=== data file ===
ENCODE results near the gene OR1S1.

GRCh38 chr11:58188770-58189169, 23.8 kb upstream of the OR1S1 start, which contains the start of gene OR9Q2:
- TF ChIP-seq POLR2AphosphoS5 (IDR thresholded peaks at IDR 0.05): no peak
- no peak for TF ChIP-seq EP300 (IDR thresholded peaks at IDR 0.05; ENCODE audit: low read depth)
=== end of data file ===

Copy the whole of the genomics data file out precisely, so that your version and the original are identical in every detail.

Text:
ENCODE results near the gene OR1S1.

GRCh38 chr11:58188770-58189169, 23.8 kb upstream of the OR1S1 start, which contains the start of gene OR9Q2:
- TF ChIP-seq POLR2AphosphoS5 (IDR thresholded peaks at IDR 0.05): no peak
- no peak for TF ChIP-seq EP300 (IDR thresholded peaks at IDR 0.05; ENCODE audit: low read depth)